We have lived in Singapore for almost 10 months now so I thought it would be a good time to talk about some things that I don’t think I will ever get used to about living here. I’ve left out the obvious stuff like being away from friends and family. It’s not all negative Nancy, I’ll do a post soon about all of the things that I love about Singapore.
Things That I’m Still Not Used to About Singapore
The ‘cold’ tap water comes out of the tap at 30°C. The ambient temperature in Singapore is so constantly hot that the tap water never has a chance to get ‘cold.’ When we were in Canberra a couple of months back, I would get a shock at how cold the water was every time I turned the tap on to wash my hands.
The gas burners in our kitchen. They are full on. Every time I turn them on I’m afraid I will singe my arm hairs. I guess because of cooking with a wok, kitchens have the need to have a higher flame, but they are so high, that I struggle to get a low enough flame. I assume Australia has some kind of safety standard on how strong a gas burner flame is and if that is indeed the case, the Singaporean ones would never pass the safety measures.
Buying deodorant and having to check to make sure it’s not ‘whitening.’ I’m pale enough thanks and I have no desire for my armpits to be more white. Weird.
The high price of cook books. I haven’t bought a single cook book in Singapore (I tell a lie, I bought a Lauduree one as a present for someone) they are so expensive! Lucky I have a stash from home.
People walk really slowly and are prone to just suddenly stop so that if you are behind them you almost run into them. People also don’t walk in lines. The best example of this is the walkway that you take if you want to transfer from the green line to the purple line at Outram Park train station. There are 4 arrows on the ground indicating where you should walk depending on which way you are going and people just walk all over the place including directly into you. That walkway gives me RAGE.
The rent. We were prepared for it so we knew how much it would cost but if anyone asks about the cost of living in Singapore, the first thing I mention is the exorbitant amount that they can expect to pay on rent.
Meeting someone for the first time and they first thing they ask you is ‘where are you from?’ Singapore is full of expats, I’ve never had such a multicultural group of friends in my life. And connected to that, I’m not used to how bogan I sound when I say ‘Australia.’ I try so hard to enunciate it properly but I always feel like I’m saying ‘straya.’
The *ahem* personal etiquette of some people. Ok, so I’m not saying that you will see things like this everywhere in Singapore and if you are just visiting you probably won’t see it at all, but in 10 months I have seen: a man plucking his chin hairs on the train, a lady trimming her cuticles on public transport, multiple people spitting on the foot path, a young woman applying her make up for the day using only the samples at Sephora and a lady do a very audible fart while sitting on the seat next to me on the train. I saw her lift her thigh slightly and lean to the side. She knew it was coming. I think that’s that most shocked I’ve been in a long time. Oh and don’t forget the burping. So much loud, deep burping.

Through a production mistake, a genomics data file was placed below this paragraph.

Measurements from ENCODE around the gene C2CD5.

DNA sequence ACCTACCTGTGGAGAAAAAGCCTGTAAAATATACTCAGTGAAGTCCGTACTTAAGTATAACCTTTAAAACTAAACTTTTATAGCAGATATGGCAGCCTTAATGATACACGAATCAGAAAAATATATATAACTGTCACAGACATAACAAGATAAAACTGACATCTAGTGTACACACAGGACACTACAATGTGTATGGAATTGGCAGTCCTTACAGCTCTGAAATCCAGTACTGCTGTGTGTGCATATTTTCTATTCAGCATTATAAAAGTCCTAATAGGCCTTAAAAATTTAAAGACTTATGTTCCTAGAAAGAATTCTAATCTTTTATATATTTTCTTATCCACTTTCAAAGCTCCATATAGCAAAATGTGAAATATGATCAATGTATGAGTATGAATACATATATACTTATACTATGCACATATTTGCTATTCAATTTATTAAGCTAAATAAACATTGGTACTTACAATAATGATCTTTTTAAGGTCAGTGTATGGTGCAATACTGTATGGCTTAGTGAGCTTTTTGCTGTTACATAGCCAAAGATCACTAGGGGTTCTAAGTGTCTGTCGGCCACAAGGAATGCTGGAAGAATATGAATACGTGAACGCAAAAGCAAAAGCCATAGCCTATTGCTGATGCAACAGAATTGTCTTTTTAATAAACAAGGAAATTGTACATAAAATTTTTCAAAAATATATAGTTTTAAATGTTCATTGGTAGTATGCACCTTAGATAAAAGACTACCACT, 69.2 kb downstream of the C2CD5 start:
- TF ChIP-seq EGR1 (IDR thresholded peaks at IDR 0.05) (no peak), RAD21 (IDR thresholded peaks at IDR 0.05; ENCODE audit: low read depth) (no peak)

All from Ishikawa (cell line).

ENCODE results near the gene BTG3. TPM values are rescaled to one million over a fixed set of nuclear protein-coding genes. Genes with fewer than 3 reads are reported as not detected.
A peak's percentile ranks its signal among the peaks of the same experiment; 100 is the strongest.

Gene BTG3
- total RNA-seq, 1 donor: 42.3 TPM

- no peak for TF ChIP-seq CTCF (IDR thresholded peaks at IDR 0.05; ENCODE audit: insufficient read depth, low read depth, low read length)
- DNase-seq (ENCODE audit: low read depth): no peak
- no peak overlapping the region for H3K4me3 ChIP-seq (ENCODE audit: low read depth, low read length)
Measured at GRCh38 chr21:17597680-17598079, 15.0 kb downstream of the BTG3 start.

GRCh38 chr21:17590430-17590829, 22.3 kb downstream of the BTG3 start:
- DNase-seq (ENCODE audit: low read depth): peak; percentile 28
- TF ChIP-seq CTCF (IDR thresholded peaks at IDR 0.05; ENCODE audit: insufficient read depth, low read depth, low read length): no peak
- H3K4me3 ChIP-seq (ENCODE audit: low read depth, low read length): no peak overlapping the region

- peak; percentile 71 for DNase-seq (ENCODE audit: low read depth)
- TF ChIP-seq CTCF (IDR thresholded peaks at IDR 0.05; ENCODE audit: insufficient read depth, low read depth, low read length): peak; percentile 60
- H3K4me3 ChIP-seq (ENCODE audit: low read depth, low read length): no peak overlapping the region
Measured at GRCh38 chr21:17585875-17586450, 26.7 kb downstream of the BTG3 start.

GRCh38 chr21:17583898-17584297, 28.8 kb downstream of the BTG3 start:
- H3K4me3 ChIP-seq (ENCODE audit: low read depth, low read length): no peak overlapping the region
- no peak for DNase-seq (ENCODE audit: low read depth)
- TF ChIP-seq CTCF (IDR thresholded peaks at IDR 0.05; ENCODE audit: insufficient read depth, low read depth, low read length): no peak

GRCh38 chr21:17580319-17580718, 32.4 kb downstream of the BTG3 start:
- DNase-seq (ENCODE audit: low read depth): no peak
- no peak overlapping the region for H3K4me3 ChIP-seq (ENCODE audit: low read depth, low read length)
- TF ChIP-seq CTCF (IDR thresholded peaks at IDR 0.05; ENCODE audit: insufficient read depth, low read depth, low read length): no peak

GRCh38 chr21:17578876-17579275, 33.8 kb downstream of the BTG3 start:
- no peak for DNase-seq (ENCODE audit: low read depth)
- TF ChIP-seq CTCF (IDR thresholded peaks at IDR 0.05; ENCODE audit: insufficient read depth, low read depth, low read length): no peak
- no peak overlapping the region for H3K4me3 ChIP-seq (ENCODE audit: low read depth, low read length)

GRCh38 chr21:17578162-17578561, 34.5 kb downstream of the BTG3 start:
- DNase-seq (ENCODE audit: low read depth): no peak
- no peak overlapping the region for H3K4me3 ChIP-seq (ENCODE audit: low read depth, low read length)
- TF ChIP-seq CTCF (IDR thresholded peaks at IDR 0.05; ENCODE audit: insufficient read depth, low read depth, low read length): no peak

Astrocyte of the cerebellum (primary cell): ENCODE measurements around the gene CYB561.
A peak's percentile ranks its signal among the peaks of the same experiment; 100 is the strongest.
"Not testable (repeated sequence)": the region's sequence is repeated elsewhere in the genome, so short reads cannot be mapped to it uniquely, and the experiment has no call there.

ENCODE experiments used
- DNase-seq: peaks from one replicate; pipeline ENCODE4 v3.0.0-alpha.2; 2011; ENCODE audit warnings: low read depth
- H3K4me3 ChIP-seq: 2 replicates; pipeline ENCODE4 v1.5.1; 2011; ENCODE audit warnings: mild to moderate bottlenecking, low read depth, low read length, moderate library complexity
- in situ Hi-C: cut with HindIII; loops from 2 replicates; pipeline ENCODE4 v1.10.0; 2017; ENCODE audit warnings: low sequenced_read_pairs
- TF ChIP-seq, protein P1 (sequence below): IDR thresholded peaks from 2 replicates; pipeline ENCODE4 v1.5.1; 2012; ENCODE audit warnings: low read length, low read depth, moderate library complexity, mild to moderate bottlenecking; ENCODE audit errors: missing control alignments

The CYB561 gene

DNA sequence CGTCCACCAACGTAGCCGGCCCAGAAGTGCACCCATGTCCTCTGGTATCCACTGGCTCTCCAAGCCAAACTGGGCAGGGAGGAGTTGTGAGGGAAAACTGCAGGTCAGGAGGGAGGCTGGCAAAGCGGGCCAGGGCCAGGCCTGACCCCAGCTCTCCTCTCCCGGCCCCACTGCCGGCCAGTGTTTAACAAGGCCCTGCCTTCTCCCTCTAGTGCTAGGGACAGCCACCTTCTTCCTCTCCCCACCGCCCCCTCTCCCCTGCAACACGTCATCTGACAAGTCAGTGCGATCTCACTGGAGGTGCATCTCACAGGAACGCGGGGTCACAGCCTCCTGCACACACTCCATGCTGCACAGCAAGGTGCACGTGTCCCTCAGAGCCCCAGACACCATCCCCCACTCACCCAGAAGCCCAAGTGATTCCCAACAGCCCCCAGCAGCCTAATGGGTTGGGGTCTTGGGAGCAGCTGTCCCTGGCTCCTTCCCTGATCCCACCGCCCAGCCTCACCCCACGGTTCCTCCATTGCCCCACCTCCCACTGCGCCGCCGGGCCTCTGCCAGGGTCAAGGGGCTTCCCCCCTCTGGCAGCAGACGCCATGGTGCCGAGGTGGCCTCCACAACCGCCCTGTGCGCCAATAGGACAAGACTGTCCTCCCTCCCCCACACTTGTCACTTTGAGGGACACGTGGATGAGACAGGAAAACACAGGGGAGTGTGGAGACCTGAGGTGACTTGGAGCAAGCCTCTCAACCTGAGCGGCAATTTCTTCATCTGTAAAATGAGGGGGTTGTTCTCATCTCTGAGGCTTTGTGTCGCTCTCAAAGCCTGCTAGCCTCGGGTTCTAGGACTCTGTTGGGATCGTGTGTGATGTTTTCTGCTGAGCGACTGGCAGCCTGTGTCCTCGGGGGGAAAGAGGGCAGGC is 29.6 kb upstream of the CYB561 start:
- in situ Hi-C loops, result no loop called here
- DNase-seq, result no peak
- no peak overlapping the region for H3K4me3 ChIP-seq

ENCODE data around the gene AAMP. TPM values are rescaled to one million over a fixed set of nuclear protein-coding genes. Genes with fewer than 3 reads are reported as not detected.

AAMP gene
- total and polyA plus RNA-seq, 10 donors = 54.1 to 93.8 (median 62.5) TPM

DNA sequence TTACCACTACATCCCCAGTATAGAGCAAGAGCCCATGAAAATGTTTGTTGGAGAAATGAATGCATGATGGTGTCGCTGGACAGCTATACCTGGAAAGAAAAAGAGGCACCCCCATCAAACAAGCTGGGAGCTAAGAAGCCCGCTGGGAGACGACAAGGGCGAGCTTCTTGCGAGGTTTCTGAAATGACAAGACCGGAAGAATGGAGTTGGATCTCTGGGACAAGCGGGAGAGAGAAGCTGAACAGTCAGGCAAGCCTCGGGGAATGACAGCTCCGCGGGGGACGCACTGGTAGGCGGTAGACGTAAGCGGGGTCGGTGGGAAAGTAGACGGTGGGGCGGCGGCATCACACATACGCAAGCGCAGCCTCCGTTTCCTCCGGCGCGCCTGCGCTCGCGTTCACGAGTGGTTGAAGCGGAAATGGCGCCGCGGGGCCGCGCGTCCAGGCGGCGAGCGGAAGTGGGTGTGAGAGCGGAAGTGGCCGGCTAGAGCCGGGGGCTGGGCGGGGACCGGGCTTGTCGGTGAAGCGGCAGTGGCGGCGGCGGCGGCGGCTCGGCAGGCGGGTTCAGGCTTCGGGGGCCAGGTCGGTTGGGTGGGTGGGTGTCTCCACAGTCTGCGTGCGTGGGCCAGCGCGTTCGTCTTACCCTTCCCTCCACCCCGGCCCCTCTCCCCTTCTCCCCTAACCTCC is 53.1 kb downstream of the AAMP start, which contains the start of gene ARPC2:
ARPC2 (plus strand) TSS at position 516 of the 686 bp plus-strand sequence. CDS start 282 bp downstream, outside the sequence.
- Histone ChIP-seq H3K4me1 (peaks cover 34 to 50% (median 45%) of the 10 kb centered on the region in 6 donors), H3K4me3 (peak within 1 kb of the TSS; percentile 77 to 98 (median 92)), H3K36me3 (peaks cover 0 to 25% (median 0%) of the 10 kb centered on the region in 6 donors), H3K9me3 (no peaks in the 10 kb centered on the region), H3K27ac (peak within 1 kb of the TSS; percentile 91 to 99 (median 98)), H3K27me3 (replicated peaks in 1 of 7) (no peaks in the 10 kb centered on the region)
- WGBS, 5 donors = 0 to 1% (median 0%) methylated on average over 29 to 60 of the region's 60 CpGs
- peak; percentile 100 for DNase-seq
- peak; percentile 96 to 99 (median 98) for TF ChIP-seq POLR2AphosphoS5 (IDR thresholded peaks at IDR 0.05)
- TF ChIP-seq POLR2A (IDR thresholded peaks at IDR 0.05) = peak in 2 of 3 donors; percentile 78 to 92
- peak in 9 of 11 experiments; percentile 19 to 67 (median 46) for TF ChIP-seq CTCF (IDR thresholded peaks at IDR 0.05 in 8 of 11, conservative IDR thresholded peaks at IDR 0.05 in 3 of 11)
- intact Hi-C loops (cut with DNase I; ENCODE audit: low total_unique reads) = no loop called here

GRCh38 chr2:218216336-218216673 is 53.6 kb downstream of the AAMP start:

The bread is sweet. Not just the BreadTalk-style sweet, white bread but even the loaves of wholemeal bread that you buy at the supermarket have noticeable amounts of sugar in them. It is possible to get good, grainy bread but it’s not as simple as going to the supermarket like it is in Aus. What I would give for some Helga’s Soy and Linseed bread…yum. These wholemeal savoury muffins will do for now though.
I used rocket, pine nuts, Parmesan and fresh rosemary to flavour my muffins but you could really add any flavourings you like to the wholemeal base. Basil, semi sun dried tomatoes and black olives would also be great, as would ham and cheese.
I love these muffin liners. They look like something you would see in a cafe. You don’t have to use liners though, if your muffin tray is non-stick then just grease it well and you should be fine.
I love the flavour, texture and the health benefits of wholemeal but this will work with just normal plain flour too.
Chop the fresh rosemary quite fine so that it is not woody or substitute with dried rosemary, but use a little less if you do, as the flavour can be more intensified in dried rosemary.
I forgot to take a photo of the rocket (oops) but you can just chop it finely or use scissors to snip it into approximately 1 cm long pieces.
A great snack or lunch box treat. We ate some fresh but I also individually wrapped some in plastic wrap and froze them for future snacks.
Wholemeal Savoury Muffins with Rosemary, Rocket and Pine Nuts
Ingredients – Makes 12 standard sized muffins
- 2 cups of wholemeal flour
- 2 tsp of baking powder
- 2 eggs, lightly beaten
- 1 cup of milk
- ¼ cup of olive oil
- ½ cup of pine nuts
- 1 tbs of finely chopped, fresh rosemary
- 2 tbs of freshly grated Parmesan cheese
- 1/3 cup of rocket that has been cut into small pieces
- Preheat the oven to 180°C. Line a standard sized muffin tray with muffin liners.
- In a medium mixing bowl, stir together the flour and baking powder. Add the eggs, milk and olive oil and stir until just combined.
- Stir in the rest of the ingredients but be careful not to overwork the batter.
- Place equal amounts of the batter into the cupcake liners so that they are about 2/3 full and then bake in the oven for 14 minutes or until cooked through.
- Cool in the pan for 10 minutes before eating warm or letting cool completely on a wire rack.
- Muffins keep well in the fridge overnight and also freeze well.